When I look up, a geyser of bile surges into my throat. He is a puffy, red-faced madman. His nose is a network of broken capillaries. His gray beard is sprinkled with occasional threads of darker hair, and his entire mustache is black.


I blink. A camera shutter.


I blink again and he’s gone.

My mouth tastes like the leads on a nine-volt battery.

Where the hell did he go? Was he even here? I know he walked into this bathroom, I watched him do it, but where the hell did he go?

Or maybe the hallucinations are growing worse.

I look into the open fly of my pants. Just as big as before.

And somewhere—in the distance, in my subconscious?—I hear a woman’s voice counting out numbers in a measured, almost robotic tone:


These numbers: even in the haze. I could stand here listening forever. But I can’t. I have to find my way back to some kind of reality. I have to go back into the chapel. Gloria must be worried sick.

I reach down and try to zip myself up, but my hands are shaking like I have Parkinson’s. I shuffle to the sink and finally manage to close my pants. Splash water on my face. Blink a few times and shake my head.

Now, the bathroom door. It’s right there. All I have to do is open it and walk back to the chapel where my wife is waiting for me. That’s all. And yet part of me is afraid to leave this bathroom. Part of me is afraid if I open that door, I won’t like what I see on the other side. There should be a foyer out there, and beyond that the chapel doors, and beyond those a few hundred people worshipping the Lord. But what if that’s not what I see? What then?

My feet scrape across the tile, inching toward the door.

This is ridiculous. I’ve never been an anxious man. Not until recently, I mean. Recently everything is all confused, but I can’t go on like this forever. I have to pull myself together. I have to open that door.

The foyer is there. Empty, but there. I walk out of the bathroom and into sunlight. Through plate glass windows I see trees rocking back and forth in the gusting wind, cars in the parking lot, an old man pushing a woman in a wheelchair. This looks like reality. Maybe everything is going to be okay.

I hear a commotion, like scuttling feet, and then scores of relieved-looking people pour through the chapel doors. I see Gloria before she sees me, chatting to a red-haired woman whose husband seems to be enamored with the back of my wife’s slacks. This looks even more like reality. My wife has a great ass. I don’t usually like it when men stare at it, but right now it seems like a pretty good thing. A normal thing.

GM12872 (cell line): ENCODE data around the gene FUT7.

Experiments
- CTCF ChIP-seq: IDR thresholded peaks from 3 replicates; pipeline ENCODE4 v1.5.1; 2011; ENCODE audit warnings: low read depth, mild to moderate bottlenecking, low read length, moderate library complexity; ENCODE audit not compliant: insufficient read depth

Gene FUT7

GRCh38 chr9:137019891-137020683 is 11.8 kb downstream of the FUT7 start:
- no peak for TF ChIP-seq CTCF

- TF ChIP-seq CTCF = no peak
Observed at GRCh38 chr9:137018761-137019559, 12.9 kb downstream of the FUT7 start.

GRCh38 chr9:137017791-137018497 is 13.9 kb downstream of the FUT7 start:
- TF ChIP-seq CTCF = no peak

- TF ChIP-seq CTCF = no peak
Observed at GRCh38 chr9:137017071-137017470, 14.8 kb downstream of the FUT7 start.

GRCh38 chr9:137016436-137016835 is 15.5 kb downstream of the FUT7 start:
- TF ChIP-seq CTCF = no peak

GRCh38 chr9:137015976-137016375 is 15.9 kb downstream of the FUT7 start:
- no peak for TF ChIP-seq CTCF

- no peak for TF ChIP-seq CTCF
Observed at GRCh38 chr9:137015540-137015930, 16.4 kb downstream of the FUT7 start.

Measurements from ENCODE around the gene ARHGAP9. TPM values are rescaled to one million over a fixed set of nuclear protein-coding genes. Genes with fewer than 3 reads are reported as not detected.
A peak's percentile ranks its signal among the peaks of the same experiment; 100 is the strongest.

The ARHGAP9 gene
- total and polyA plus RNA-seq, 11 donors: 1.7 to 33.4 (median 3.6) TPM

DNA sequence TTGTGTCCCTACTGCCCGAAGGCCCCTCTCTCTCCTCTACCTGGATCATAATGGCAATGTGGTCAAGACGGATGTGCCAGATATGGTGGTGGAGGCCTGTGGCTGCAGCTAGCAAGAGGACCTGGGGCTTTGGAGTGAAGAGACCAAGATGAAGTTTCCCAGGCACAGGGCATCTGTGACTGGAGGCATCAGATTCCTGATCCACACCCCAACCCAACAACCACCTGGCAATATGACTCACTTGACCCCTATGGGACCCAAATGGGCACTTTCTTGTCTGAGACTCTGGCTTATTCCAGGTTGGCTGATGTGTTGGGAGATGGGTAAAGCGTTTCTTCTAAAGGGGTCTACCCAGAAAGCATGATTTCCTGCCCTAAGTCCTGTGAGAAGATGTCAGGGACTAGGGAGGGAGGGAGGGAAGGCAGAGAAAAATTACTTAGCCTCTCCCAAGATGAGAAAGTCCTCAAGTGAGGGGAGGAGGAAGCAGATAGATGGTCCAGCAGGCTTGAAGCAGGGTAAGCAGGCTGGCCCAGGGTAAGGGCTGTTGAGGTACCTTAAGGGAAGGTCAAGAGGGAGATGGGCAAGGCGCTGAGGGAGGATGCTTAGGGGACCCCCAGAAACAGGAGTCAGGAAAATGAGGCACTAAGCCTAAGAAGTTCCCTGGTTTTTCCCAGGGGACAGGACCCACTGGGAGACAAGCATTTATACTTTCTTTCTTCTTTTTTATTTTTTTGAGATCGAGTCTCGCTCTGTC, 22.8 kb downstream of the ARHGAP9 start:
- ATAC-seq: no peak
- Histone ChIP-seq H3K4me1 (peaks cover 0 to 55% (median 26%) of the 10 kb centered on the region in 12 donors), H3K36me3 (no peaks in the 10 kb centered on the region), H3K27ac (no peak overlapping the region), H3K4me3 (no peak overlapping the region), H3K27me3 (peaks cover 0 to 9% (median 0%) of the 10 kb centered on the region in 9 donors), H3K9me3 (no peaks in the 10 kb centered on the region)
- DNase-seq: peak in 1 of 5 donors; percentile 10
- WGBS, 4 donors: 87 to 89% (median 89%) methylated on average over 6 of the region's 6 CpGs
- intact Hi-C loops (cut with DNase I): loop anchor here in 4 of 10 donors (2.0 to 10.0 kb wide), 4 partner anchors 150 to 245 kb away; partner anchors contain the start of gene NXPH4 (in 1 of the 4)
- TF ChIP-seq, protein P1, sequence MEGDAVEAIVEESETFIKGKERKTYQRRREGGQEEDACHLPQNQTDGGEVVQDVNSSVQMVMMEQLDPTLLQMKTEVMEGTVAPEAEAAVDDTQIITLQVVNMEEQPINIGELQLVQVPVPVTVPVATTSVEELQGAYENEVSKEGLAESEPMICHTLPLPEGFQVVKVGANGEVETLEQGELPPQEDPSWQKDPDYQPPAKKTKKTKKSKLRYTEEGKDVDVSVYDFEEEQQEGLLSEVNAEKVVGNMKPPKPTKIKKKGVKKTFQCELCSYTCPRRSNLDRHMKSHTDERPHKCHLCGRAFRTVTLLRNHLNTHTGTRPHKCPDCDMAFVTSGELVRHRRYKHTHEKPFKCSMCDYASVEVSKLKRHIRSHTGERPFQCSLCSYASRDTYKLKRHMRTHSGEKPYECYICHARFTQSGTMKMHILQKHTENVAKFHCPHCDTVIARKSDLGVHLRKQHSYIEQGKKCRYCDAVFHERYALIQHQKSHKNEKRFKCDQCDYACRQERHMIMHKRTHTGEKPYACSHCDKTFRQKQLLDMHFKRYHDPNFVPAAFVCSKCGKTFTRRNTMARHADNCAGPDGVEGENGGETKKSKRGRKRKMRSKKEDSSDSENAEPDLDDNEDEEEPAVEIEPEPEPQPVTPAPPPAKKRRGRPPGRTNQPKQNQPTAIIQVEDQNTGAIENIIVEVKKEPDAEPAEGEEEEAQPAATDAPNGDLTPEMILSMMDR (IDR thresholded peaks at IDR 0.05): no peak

Gloria laughs at something the woman says, and for whatever reason it makes me think of college, our first time alone together after the big scene at Goose’s. We sat in front of a television set, bloated on cheap pizza, playing Super Nintendo like it was the first time either of us had ever seen a video game. At first we boxed and raced cars, but only when I plugged in SimCity did Gloria truly become hooked. She was (and is) the most intelligent woman I’ve ever met, and the logic of the game appealed to her in a way that thumb-intensive games did not. I showed her how to organize her city, how to zone for industrial and commercial and residential construction, but Gloria figured out the rest all by herself. For hours we played, drinking beer, lying side by side on the floor, our arms and legs brushing against each other. With each touch my skin felt electric, as if her body was made of pure energy. On screen, our city grew until it was a sprawling metropolis, and at one point Gloria wondered aloud how much more fun the game might be if we could get to know the actual people living in it. Which is generally the premise of The Sims, the best-selling PC game of all time.

Gloria had long hair then, dyed blonde, crimped perm and dark roots. Sometimes, when she tied it back in a ponytail, it almost hurt to look at her. She was so gorgeous, so alive, like nothing in the world could ever slow her down.

Today her hair is back to its natural color, a sort of light brown, and several months ago she cut most of it off. Said it was too thick and difficult to dry. She’s still beautiful, of course, and I would love her even if she were bald, but sometimes Gloria baffles me. She spends hundreds of dollars on her skin, exfoliating this, microderming that, and then she gets a “mom” haircut. It would be like if I intentionally shaved a bald spot onto the crown of my head.

Gloria finally looks up and sees me. She reaches forward and touches my face.

“Are you okay?”

“Fine now,” I say, which is the appropriate answer if not entirely the truth. “I thought I was coming down with a migraine, but I after I got some water I felt better.”

“Are you sure it’s gone? You looked awful in the church. I was worried.”

“It’s gone for now. Hopefully it stays gone.”